The IRS doesn’t initiate contact with taxpayers by email, text messages (including shortened links), telephone calls, or social media channels to request or verify personal or financial information. This includes requests for personal identification numbers (PINs), passwords, or similar information for credit cards, banks, or other financial accounts.

Go to IRS.gov/IdentityTheft , the IRS Identity Theft Central webpage, for information on identity theft and data security protection for taxpayers, tax professionals, and businesses. If your SSN has been lost or stolen or you suspect you’re a victim of tax-related identity theft, you can learn what steps you should take.

Get an Identity Protection PIN (IP PIN). IP PINs are six-digit numbers assigned to taxpayers to help prevent the misuse of their SSNs on fraudulent federal income tax returns. When you have an IP PIN, it prevents someone else from filing a tax return with your SSN. To learn more, go to IRS.gov/IPPIN .

Go to IRS.gov/Refunds .

Download the official IRS2Go app to your mobile device to check your refund status.

Call the automated refund hotline at 800-829-1954.

Payments of U.S. tax must be remitted to the IRS in U.S. dollars. Digital assets are not accepted. Go to IRS.gov/Payments for information on how to make a payment using any of the following options.

IRS Direct Pay : Pay your individual tax bill or estimated tax payment directly from your checking or savings account at no cost to you.

Debit Card, Credit Card, or Digital Wallet : Choose an approved payment processor to pay online or by phone.

Electronic Funds Withdrawal : Schedule a payment when filing your federal taxes using tax return preparation software or through a tax professional.

Electronic Federal Tax Payment System : Best option for businesses. Enrollment is required.

Check or Money Order : Mail your payment to the address listed on the notice or instructions.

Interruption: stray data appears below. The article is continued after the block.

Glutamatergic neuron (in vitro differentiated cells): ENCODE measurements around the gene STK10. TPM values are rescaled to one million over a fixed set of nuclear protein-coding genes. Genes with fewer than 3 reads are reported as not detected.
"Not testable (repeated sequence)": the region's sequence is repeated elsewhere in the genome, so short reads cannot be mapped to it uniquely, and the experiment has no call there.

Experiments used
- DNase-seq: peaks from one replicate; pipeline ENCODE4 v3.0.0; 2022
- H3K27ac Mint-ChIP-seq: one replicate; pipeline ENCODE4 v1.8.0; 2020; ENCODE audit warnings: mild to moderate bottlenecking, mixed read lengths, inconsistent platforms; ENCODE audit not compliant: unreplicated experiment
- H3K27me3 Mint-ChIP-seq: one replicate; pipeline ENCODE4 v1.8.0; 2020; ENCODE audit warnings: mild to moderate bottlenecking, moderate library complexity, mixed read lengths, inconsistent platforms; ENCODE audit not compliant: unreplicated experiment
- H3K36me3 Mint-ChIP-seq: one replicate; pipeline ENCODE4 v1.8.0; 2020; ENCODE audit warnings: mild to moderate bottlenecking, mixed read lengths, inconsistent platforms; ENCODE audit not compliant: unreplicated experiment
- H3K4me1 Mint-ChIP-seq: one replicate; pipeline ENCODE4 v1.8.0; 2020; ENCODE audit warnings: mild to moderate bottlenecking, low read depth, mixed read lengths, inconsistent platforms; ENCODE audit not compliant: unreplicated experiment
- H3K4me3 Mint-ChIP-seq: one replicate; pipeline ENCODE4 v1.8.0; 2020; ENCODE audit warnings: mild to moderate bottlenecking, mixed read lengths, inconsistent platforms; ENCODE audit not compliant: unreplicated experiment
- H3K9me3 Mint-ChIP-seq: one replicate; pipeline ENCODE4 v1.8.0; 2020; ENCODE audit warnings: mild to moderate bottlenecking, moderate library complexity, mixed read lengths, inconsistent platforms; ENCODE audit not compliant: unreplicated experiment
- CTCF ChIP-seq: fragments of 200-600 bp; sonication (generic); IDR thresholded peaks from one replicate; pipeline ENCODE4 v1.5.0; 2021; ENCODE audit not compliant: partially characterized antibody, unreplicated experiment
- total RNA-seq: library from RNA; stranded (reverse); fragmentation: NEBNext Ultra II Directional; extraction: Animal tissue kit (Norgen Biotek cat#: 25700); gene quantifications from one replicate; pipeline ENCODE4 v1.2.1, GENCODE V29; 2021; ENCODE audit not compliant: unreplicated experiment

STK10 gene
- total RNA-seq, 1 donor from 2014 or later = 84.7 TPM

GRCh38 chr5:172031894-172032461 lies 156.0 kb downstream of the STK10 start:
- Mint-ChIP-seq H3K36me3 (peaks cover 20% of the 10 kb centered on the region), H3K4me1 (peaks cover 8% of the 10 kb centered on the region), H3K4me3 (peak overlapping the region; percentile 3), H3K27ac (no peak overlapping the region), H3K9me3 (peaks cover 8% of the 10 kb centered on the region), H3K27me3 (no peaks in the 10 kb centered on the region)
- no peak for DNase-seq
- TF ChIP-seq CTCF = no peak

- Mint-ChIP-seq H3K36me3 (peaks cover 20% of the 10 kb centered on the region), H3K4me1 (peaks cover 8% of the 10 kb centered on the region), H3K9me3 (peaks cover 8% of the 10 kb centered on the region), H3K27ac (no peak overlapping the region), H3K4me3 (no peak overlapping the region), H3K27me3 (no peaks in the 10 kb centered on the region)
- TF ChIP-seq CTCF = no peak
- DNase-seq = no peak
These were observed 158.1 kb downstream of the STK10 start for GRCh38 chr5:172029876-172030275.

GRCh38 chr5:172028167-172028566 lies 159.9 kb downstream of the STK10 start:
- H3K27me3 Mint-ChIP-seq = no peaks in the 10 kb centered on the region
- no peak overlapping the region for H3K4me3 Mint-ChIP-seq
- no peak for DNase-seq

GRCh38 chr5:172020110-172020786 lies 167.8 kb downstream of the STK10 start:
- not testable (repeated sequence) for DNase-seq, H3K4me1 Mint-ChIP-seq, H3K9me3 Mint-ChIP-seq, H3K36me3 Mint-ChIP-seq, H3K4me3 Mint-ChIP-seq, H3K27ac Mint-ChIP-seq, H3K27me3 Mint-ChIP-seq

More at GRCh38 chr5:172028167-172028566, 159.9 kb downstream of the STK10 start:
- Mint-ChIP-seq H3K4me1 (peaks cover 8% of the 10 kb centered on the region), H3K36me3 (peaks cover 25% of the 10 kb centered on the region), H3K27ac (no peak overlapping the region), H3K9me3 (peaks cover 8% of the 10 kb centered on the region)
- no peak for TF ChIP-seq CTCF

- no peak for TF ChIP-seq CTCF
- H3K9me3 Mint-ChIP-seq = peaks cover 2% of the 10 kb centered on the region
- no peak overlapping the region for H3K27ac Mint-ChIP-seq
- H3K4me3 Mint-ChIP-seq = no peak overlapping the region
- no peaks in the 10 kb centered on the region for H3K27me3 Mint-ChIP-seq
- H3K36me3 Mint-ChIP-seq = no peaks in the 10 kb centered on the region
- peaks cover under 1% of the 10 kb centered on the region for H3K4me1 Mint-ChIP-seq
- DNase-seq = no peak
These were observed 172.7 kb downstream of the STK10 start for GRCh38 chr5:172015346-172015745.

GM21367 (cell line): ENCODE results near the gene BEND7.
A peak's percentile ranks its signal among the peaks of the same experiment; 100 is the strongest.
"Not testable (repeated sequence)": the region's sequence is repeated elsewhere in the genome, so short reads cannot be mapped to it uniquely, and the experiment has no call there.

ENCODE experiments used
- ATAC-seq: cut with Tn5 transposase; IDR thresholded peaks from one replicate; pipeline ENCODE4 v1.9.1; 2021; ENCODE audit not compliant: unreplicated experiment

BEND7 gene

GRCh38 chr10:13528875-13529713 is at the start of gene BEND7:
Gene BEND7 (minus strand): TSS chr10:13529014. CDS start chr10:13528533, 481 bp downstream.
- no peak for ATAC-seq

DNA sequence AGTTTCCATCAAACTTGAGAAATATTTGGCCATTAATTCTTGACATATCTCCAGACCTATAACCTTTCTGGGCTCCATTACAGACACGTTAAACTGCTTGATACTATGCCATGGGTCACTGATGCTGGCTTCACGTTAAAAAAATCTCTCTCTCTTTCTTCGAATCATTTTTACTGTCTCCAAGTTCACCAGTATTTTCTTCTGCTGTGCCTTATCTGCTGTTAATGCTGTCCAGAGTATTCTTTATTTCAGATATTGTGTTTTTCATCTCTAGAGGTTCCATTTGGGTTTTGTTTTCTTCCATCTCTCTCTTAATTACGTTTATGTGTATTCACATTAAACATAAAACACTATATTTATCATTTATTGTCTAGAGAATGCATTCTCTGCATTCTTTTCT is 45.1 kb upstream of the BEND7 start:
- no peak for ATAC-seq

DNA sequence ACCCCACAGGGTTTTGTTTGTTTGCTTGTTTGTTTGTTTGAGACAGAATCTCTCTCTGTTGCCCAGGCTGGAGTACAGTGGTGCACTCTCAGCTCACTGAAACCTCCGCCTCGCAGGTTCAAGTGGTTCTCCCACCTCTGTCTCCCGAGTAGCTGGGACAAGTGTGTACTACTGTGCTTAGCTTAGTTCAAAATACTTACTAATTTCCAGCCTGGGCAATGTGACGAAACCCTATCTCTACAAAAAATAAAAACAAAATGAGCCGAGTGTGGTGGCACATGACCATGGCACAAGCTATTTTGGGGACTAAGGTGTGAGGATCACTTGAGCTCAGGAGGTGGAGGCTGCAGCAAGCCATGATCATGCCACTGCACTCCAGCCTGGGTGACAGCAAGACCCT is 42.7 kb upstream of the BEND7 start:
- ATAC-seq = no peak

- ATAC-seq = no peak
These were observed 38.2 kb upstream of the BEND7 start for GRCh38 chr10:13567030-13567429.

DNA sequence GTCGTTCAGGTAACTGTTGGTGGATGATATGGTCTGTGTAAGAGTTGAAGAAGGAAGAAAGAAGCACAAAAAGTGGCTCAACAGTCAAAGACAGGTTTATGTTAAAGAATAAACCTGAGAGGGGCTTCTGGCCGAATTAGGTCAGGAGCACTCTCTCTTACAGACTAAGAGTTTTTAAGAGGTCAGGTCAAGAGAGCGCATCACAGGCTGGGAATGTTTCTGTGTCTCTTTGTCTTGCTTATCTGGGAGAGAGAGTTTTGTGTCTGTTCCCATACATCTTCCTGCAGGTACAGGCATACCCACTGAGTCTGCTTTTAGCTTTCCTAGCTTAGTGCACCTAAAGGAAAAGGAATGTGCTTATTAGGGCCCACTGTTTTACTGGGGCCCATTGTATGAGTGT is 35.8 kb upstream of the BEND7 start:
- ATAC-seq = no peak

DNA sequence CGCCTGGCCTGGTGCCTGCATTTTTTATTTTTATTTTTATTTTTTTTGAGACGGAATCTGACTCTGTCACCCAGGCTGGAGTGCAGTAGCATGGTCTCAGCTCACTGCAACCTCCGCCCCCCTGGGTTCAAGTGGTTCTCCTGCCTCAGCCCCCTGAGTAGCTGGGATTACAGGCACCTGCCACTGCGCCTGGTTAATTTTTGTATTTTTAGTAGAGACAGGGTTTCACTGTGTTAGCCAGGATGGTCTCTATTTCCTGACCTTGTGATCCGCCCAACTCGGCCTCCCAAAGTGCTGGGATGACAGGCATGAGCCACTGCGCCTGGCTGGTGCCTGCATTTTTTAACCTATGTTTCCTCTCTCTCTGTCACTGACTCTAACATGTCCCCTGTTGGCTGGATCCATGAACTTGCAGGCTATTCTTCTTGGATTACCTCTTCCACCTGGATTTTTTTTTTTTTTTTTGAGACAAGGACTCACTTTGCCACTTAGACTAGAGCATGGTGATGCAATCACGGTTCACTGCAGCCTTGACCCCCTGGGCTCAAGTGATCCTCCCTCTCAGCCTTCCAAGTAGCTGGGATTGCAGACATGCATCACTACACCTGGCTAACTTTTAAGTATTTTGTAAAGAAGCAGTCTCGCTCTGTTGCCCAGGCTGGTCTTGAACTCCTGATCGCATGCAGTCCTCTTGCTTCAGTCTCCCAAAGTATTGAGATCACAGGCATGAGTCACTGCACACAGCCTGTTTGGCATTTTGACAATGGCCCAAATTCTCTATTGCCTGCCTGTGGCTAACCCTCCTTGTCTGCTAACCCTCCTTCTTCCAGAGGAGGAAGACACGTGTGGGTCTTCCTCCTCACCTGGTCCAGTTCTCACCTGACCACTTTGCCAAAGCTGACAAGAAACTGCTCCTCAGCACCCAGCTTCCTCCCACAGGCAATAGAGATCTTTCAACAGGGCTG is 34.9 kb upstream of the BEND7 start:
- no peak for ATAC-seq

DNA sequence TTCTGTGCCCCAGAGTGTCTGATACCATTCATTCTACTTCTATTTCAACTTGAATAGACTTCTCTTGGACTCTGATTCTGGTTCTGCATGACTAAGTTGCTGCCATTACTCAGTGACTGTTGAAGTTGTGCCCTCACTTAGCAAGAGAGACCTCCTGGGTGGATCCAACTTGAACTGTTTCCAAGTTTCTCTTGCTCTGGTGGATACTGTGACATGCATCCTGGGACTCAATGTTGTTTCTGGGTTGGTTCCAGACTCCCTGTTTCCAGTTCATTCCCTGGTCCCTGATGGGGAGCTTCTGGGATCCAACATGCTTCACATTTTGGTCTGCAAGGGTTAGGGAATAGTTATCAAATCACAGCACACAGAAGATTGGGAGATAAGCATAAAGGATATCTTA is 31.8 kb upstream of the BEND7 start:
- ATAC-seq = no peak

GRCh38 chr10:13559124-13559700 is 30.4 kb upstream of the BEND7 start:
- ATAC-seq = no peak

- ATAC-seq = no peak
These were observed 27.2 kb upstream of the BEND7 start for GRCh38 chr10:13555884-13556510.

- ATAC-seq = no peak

Cash : You may be able to pay your taxes with cash at a participating retail store.

Same-Day Wire : You may be able to do same-day wire from your financial institution. Contact your financial institution for availability, cost, and time frames.

Note. The IRS uses the latest encryption technology to ensure that the electronic payments you make online, by phone, or from a mobile device using the IRS2Go app are safe and secure. Paying electronically is quick, easy, and faster than mailing in a check or money order.

Go to IRS.gov/Payments for more information about your options.

Apply for an online payment agreement ( IRS.gov/OPA ) to meet your tax obligation in monthly installments if you can’t pay your taxes in full today. Once you complete the online process, you will receive immediate notification of whether your agreement has been approved.

Use the Offer in Compromise Pre-Qualifier to see if you can settle your tax debt for less than the full amount you owe. For more information on the Offer in Compromise program, go to IRS.gov/OIC .

Go to IRS.gov/Form1040X for information and updates.

Go to IRS.gov/WMAR to track the status of Form 1040-X amended returns.

Go to IRS.gov/Notices to find additional information about responding to an IRS notice or letter.

You can now upload responses to all notices and letters using the Document Upload Tool. For notices that require additional action, taxpayers will be redirected appropriately on IRS.gov to take further action. To learn more about the tool, go to IRS.gov/Upload .

You can use Schedule LEP (Form 1040), Request for Change in Language Preference, to state a preference to receive notices, letters, or other written communications from the IRS in an alternative language. You may not immediately receive written communications in the requested language. The IRS’s commitment to LEP taxpayers is part of a multi-year timeline that began providing translations in 2023. You will continue to receive communications, including notices and letters, in English until they are translated to your preferred language.